THE BLOG
04/10/2014 12:15 pm ET Updated Jun 10, 2014

Why Women Lawyers Leave

Later this month, my colleague Jennifer Bird and I will be leading our seventh workshop for women attorneys considering a career change, whether within the law or outside the law altogether.

For those outside the law, it's hard to understand why someone would consider walking away from a high salary in such a well-respected profession. Yet this group of women attorneys is one of the most well qualified to explain why money doesn't buy happiness.

About three quarters of the women who attend our workshops are employed at mid-to-large-sized law firms in the NYC area. The rest work at smaller firms or in public interest positions. They are typically in their late 20s, 30s and 40s, and anywhere from one to six years out of law school. As a whole, they are smart and accomplished women who worked hard to get where they are. What they all have in common: dissatisfaction with their jobs and a desire to find a better fit, combined with uncertainty about their future career options.

Here are some of the most common reasons why women choose to spend the day with us to explore their alternatives:

Chained to the BlackBerry.
With few exceptions, attorneys in our workshops overwhelmingly talk about the lack of work-life balance as a primary reason they are burnt out, frustrated and seeking a change. Many describe situations with "zero flexibility" and an expectation that they are "always on call." This is even from workplaces that claim otherwise on their websites. The hours are described as long and "out of control" resulting in an inability to make plans outside of work and stressful workplaces with "intense pressure."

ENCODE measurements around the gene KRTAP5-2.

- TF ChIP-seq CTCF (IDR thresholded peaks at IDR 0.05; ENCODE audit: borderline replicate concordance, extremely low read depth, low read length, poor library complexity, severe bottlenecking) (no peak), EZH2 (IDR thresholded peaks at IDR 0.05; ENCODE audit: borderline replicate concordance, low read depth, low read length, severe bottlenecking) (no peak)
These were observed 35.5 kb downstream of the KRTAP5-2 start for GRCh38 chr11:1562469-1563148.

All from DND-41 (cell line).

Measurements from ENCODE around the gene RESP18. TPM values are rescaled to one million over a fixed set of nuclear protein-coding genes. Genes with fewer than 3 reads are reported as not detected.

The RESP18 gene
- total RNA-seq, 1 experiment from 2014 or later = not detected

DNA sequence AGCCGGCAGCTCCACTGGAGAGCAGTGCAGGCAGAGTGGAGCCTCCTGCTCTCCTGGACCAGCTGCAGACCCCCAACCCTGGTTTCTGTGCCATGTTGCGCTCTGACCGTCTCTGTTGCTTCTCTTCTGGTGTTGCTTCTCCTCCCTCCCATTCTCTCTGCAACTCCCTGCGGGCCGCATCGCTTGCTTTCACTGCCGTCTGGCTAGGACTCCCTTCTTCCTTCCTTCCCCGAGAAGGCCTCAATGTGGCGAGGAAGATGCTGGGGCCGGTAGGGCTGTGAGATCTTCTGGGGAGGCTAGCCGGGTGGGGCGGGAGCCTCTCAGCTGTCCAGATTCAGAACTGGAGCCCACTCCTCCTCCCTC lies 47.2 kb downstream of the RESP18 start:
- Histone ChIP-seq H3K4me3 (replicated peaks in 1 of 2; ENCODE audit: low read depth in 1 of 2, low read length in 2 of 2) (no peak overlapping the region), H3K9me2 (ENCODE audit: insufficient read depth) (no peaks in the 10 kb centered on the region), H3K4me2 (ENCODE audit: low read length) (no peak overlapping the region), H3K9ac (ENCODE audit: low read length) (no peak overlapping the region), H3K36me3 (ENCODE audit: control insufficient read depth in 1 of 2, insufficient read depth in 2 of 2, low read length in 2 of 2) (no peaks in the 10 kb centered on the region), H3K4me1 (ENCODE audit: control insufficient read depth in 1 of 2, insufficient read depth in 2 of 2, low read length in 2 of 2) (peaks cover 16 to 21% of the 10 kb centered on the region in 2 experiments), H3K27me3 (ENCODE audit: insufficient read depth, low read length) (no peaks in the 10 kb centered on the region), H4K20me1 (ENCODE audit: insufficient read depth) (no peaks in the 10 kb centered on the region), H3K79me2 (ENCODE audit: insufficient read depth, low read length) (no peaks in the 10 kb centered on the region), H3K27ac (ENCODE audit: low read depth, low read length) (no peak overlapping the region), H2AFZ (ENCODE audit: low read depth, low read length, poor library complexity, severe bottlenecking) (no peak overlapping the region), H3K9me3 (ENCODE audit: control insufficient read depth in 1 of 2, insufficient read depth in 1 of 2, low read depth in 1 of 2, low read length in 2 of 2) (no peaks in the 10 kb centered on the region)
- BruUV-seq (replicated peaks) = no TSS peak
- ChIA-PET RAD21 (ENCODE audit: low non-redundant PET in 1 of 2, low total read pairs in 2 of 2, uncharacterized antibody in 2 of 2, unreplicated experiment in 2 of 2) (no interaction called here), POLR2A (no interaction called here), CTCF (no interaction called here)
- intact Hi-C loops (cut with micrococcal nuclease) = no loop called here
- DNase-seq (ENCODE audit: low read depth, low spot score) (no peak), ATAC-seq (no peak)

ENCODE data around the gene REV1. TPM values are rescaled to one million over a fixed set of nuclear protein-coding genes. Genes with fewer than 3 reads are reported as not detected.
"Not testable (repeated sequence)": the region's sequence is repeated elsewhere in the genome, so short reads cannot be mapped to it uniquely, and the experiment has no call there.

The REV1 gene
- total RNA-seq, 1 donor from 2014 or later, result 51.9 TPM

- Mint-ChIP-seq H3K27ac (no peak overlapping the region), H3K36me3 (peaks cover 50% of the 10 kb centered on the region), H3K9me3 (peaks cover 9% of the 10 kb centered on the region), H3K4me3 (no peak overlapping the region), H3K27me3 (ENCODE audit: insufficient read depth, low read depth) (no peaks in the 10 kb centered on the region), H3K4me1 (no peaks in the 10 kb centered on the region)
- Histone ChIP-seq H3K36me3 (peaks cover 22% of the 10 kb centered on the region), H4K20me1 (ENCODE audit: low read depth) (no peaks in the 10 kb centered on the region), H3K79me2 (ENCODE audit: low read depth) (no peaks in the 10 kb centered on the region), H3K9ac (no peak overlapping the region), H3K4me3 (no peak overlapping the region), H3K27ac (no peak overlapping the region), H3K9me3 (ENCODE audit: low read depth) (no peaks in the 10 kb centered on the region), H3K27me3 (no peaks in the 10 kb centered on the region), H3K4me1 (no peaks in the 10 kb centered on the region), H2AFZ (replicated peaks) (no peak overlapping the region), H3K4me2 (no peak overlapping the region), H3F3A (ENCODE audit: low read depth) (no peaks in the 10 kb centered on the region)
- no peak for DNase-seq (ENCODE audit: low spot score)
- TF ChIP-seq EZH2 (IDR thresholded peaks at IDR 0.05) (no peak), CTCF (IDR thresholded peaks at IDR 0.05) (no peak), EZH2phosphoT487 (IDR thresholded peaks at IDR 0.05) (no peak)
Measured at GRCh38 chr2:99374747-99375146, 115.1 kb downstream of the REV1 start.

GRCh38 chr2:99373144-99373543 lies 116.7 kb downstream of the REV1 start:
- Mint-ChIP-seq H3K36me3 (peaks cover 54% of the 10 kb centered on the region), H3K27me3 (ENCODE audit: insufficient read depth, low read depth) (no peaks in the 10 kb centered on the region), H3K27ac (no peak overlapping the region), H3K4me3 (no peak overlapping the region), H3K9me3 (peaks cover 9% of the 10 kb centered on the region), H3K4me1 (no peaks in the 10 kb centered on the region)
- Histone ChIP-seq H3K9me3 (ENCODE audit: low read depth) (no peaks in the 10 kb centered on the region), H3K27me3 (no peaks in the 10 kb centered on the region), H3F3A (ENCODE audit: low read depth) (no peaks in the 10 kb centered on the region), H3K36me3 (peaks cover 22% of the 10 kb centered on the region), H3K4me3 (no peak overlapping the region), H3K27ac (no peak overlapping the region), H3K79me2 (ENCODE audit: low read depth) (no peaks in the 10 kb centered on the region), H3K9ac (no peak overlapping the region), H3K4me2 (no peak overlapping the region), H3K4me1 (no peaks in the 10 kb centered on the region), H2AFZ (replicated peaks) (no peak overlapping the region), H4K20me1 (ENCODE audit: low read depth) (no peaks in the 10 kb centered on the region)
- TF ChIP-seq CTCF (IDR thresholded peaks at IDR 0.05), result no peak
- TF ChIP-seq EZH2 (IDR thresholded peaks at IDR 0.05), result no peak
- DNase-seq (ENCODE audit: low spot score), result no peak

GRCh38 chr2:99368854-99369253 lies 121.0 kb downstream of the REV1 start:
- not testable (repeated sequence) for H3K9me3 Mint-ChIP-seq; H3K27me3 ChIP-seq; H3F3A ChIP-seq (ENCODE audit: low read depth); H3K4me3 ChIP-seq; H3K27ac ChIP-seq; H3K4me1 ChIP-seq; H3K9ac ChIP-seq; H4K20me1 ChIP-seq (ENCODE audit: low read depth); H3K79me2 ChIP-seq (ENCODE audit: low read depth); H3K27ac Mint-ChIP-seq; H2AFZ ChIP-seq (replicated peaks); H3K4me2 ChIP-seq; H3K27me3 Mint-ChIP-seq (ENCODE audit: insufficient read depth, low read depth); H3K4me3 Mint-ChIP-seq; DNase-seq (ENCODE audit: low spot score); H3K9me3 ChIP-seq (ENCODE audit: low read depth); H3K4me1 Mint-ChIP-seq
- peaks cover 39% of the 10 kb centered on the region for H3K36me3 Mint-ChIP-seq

Lack of meaning. I suspect that women in law would find the hours more tolerable if the content of the work itself felt more purposeful. Instead, participants in our workshops talk about often feeling like a "cog in the wheel" and helping wealthy corporate clients get even wealthier. Some describe the work as "not engaging or challenging" and "dry or boring". Long hours at a job lacking in greater meaning eventually takes a toll on many of the women we meet.

Toxic or dysfunctional environments or people. While this is not true in every case, some women in our workshops talk about senior staff or clients as micromanaging or "abusive" in the extreme, resulting in continual daily anxiety. Others describe a constant fear of making mistakes.

Not much to aspire to. Whether right after law school or several years in, women start to ask, "Is this all there is?" The "move up or out" mantra sets in, leaving women at a crossroads: Do they work their way up to partner or get out of the profession altogether before it feels too late to make a change? Unfortunately, with fewer women at the top to serve as role models, and environments that do not match what they are looking for long-term, women in our workshops report feeling there is no where to go professionally, especially when the long road to partner does not prove an appealing goal.

To be sure, women at our workshops do acknowledge the bright side of the law. This includes professional well-resourced environments, smart colleagues, learning new skills and expertise, and the benefits of the higher compensation levels are not lost on them. Yet, the challenges are strong enough to outweigh these positives, causing them to seek a change.

It's not easy for any attorney contemplating a career transition to figure out what is right for her. Some need a less dramatic change such as a different and better company culture. Others know right away they need to shift their identity away from "lawyer" to something new and unknown, which is scary and a process that can take time.

While we may not be able to tell each participant in our workshop exactly what is right for her, what we do know is there are always options and the possibility for something more, and a thoughtful process that can help you get there.

Thanks to Jennifer Bird for contributing to this post.